WSU Extension

Hortsense

Weeds
 
Annual bluegrass 
Barnyardgrass 
Bentgrass, creeping 
Bermudagrass 
Bittercress (Shotweed, Hairy bittercress) 
Bittersweet nightshade (European bittersweet) 
Black medic 
Blackberry (Himalayan, Evergreen, Pacific) 
Blue mustard (Purple mustard, Tenella mustard) 
Brackenfern, western 
Buffalobur 
Bull thistle 
Buttercup, creeping 
Canada thistle 
Catchweed bedstraw (Cleavers) 
Catsear, common (False dandelion) 
Chickweed, common and mouseear 
Clover 
Comfrey 
Crabgrass 
Dandelion 
Dock (Curly, Broadleaf) 
Dodder 
Downy brome (Cheatgrass, Downy chess) 
Dwarf mistletoes 
English daisy (Lawn daisy) 
English ivy 
Field bindweed (Wild morningglory) 
Field pennycress (Fanweed) 
Flixweed 
Foxtail (Green, Yellow, Bristly) 
Garden loosestrife 
Giant hogweed 
Goldenrods 
Groundsel, common 
Hawkweeds 
Hedge bindweed 
Henbit 
Herb Robert (Robert geranium, stinky Bob) 
Horsetails (Scouringrush) 
Horseweed (Marestail) 
Knapweeds 
Knotweeds (Bohemian, Giant, Japanese, Himalayan) 
Kochia 
Lambsquarters, common 
Liverworts 
Mallow, common (Cheeseweed, Buttonweed) 
Nightshades 
Oxalis (Creeping woodsorrel) 
Parrotfeather and Eurasian watermilfoil 
Pineappleweed 
Plantain (Broadleaf, Buckhorn) 
Poison hemlock 
Poison ivy and Poison oak 
Prickly lettuce (China lettuce) 
Prostrate knotweed 
Puncturevine (Tackweed, Goathead) 
Purple deadnettle (Red deadnettle) 
Purple loosestrife (Purple lythrum) 
Purslane, common 
Quackgrass 
Red sorrel (Sheep sorrel) 
Redroot pigweed (Rough pigweed) 
Redstem filaree (Stork's bill, Crane's bill) 
Reed canarygrass 
Russian thistle (Tumbleweed) 
Ryegrass, annual (Italian ryegrass) 
Salsify (Goatsbeard) 
Scotch broom 
Shepherd's-purse 
Smartweeds 
Sowthistle, annual and perennial 
Speedwells 
Spurges (Prostrate spurges) 
St. Johnswort, common (Goatweed, Klamathweed) 
Stinging nettle 
Tansy ragwort 
Tumblemustard (Jim Hill mustard) 
Velvetgrass (Common velvetgrass) 
Velvetleaf 
Water primrose 
Waterhemlock, western 
Yellow nutsedge 



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Caption: Red sorrel leaves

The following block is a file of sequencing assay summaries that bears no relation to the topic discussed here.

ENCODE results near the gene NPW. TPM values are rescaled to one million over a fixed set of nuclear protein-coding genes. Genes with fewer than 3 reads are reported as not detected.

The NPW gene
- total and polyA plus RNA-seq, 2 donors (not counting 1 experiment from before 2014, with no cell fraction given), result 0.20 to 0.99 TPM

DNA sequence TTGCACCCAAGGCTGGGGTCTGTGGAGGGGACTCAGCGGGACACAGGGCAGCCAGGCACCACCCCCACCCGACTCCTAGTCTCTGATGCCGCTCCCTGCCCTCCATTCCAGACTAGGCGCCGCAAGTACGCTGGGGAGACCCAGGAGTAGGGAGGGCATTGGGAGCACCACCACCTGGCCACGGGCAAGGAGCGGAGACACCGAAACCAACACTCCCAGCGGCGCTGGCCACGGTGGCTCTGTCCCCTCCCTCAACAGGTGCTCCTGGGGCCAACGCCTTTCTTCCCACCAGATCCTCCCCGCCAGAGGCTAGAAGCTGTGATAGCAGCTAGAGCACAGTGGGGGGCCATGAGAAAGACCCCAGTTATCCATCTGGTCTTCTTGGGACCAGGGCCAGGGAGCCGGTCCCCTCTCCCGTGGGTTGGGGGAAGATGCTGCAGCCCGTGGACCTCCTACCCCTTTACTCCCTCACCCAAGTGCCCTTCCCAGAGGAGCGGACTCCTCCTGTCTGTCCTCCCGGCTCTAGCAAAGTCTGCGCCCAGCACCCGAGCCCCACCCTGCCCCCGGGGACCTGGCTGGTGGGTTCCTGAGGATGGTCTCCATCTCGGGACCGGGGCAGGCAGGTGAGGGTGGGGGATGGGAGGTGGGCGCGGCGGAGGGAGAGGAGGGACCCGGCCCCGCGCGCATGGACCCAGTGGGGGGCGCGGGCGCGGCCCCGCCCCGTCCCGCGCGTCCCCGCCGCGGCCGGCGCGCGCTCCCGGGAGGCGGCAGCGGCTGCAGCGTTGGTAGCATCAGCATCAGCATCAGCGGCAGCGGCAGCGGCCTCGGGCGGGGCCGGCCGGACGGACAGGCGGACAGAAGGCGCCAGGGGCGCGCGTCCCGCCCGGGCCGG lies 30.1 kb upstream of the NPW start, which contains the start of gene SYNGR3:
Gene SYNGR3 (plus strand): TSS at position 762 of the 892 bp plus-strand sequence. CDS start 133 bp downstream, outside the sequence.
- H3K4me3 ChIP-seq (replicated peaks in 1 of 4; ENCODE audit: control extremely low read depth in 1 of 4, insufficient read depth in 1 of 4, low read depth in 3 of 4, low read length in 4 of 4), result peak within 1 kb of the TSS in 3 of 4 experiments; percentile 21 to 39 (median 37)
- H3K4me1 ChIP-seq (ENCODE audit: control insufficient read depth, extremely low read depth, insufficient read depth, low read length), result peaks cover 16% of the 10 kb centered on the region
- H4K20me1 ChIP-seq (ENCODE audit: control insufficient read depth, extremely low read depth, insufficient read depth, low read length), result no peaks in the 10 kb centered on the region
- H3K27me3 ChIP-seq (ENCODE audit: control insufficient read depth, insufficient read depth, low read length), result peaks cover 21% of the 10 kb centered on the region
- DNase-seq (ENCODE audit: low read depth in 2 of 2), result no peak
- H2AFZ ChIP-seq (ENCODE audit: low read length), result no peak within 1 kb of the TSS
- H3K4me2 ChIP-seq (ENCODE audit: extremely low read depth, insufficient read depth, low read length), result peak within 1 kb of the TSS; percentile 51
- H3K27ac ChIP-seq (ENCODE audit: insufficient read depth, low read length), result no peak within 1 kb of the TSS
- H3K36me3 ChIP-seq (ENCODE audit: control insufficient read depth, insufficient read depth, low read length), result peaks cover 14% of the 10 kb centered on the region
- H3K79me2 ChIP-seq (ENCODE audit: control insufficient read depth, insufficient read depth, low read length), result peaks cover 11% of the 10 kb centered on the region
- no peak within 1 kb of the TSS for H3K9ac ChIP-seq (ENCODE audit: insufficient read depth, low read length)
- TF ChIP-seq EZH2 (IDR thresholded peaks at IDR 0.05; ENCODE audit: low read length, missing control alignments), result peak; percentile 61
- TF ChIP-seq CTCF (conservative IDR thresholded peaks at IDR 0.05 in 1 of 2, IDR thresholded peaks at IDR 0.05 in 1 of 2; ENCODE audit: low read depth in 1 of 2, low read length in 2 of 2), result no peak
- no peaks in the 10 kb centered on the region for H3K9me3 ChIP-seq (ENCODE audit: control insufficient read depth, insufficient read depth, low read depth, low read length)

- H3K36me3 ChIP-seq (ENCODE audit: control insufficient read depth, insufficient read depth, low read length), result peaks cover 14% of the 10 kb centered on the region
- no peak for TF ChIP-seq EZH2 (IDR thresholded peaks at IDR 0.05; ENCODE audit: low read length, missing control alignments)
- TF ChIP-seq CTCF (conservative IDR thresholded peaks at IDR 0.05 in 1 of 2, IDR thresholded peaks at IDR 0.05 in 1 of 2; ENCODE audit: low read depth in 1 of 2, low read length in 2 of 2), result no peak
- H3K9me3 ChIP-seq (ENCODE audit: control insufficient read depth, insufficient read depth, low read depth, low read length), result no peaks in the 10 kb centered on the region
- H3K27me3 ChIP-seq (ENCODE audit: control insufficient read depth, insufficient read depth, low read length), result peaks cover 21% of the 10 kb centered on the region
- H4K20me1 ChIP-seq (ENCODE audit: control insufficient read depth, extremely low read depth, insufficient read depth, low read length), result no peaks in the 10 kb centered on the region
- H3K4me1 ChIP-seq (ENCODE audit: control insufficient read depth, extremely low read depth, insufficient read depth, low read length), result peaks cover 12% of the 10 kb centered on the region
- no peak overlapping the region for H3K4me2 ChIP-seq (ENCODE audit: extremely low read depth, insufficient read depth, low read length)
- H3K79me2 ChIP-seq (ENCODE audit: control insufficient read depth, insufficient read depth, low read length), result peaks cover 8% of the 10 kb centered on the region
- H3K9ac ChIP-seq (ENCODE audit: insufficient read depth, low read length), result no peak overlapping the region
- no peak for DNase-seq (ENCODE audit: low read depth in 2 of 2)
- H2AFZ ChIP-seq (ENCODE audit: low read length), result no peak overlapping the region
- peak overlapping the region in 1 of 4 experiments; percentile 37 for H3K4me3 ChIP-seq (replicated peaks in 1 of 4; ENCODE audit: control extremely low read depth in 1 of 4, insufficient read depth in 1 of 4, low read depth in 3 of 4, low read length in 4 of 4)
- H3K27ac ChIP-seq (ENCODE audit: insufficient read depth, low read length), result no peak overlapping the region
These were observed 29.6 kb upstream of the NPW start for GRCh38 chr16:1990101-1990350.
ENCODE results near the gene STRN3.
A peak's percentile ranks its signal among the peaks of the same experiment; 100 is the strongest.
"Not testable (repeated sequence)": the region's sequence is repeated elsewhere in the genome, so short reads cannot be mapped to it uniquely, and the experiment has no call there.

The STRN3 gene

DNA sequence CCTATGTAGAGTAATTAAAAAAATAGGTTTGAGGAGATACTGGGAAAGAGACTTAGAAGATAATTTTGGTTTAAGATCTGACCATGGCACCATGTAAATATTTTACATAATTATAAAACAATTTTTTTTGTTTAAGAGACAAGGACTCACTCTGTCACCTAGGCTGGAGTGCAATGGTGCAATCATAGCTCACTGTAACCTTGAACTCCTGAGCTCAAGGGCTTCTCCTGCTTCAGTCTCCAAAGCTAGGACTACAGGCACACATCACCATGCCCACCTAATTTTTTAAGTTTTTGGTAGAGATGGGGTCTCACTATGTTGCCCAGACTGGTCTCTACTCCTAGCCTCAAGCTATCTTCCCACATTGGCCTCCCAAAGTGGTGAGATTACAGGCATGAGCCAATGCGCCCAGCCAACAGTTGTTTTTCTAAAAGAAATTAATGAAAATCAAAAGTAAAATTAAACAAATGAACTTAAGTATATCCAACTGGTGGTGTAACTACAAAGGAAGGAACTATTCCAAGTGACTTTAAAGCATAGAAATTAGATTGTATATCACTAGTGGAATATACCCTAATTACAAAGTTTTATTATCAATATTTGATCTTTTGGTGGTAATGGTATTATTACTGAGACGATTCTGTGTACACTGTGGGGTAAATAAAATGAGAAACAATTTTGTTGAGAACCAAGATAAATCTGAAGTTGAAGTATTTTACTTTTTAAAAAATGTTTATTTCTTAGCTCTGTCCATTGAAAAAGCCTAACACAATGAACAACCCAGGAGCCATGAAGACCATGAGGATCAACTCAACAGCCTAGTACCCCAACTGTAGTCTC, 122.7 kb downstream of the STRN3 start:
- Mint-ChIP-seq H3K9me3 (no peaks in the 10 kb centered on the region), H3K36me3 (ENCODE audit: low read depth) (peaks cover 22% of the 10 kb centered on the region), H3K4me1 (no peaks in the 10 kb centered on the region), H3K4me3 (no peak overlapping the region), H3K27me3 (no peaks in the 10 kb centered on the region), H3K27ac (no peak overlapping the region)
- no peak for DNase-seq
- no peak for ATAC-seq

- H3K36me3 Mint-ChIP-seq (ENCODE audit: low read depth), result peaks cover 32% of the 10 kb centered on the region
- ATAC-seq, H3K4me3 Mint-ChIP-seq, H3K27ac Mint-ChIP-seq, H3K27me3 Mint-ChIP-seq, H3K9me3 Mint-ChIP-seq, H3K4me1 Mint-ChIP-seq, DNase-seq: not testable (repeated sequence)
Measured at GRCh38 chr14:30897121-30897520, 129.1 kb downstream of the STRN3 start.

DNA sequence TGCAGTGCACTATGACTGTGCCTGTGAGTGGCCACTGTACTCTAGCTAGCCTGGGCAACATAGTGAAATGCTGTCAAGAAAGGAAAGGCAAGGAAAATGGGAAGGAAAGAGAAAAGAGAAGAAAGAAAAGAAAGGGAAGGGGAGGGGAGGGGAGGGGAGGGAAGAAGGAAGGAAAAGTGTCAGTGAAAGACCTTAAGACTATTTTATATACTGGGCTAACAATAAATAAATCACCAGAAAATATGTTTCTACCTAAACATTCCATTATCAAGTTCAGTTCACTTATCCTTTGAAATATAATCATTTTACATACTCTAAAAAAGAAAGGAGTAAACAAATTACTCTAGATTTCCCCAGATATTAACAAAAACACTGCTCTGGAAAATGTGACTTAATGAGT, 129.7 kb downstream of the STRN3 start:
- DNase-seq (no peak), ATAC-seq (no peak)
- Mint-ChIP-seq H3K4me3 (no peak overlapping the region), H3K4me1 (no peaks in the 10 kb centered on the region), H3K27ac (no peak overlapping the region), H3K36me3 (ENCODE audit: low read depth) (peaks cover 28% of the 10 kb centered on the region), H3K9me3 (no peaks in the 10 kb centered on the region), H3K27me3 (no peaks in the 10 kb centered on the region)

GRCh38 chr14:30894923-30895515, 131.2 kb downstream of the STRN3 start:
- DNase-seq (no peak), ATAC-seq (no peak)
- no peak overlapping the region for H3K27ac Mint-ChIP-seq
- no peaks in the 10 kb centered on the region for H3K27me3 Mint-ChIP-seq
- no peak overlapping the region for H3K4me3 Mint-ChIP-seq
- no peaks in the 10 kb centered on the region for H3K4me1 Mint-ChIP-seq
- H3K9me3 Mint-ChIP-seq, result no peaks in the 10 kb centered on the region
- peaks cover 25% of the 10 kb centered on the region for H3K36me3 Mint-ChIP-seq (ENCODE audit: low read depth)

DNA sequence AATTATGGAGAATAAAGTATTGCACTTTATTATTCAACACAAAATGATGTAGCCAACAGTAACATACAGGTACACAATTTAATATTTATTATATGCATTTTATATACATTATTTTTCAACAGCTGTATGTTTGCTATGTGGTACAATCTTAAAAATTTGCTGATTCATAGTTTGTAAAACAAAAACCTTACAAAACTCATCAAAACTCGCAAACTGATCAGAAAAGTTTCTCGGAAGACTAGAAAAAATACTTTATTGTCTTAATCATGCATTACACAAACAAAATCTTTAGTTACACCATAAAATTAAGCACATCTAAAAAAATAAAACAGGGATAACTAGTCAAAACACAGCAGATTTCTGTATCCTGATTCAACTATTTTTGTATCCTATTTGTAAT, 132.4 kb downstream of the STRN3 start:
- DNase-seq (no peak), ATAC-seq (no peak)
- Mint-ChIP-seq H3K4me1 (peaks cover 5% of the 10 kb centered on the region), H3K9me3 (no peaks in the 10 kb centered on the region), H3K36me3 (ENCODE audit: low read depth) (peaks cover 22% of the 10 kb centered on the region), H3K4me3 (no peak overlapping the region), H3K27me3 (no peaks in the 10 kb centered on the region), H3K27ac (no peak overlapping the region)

Photo by: T.W. Miller
  
Weeds : Red sorrel (Sheep sorrel) : Rumex acetosella
(revision date: 10/12/2016)

Family: Polygonaceae
Cycle: Perennial
Plant Type: Broadleaf

Use Integrated Pest Management (IPM) for successful weed management.

Biology
Red sorrel has a creeping root system and spreads aggressively by underground roots and rhizomes. The upright, somewhat woody stems grow to a height of 1/2 to two feet, with little branching in the lower portions. Leaves are alternate on the hairless stems, with short petioles and a papery sheath at the point of attachment to the stem. The leaves have a distinctive lance or arrowhead shape, with two narrow lobes at the base of the blade. Reddish flowers are borne in loose clusters on branching stems at the top of the plant. Red sorrel is dioecious, bearing red-brown female flowers and yellow-green to red-orange male flowers on separate plants. The glossy, reddish-brown seeds are triangular in shape and are typically enclosed by the persisting remains of the flowers.
Habitat
Red sorrel thrives on acid soils, but it is well-adapted to many soil types and growing conditions. It may be a weed of waste places, lawns, fields, gardens, and roadsides.

Management Options

Non-Chemical Management
None recommended
Select non-chemical management options as your first choice!

Chemical Management

Apply according to label directions. Glyphosate products should be applied as spot treatments only! NOTE: Some ingredients listed here are only available in combination. Read the label carefully on combination products to make sure the product is suitable for your specific situation.

Landscape areas
  • glyphosate
Turf areas
  • products containing dicamba
Bare ground areas
  • glyphosate
Images

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Caption: Red sorrel leaves
Photo by: T.W. Miller
Caption: Red sorrel male flowers
Photo by: D.D. Tapio
Caption: Red sorrel female flowers
Photo by: T.W. Miller
Caption: Red sorrel rosette
Photo by: J.A. Kropf
Caption: Red sorrel leaves
Photo by: J.A. Kropf
Caption: Red sorrel seedling
Photo by: D.G. Swan
Caption: Red sorrel in a yard
Photo by: T. W. Miller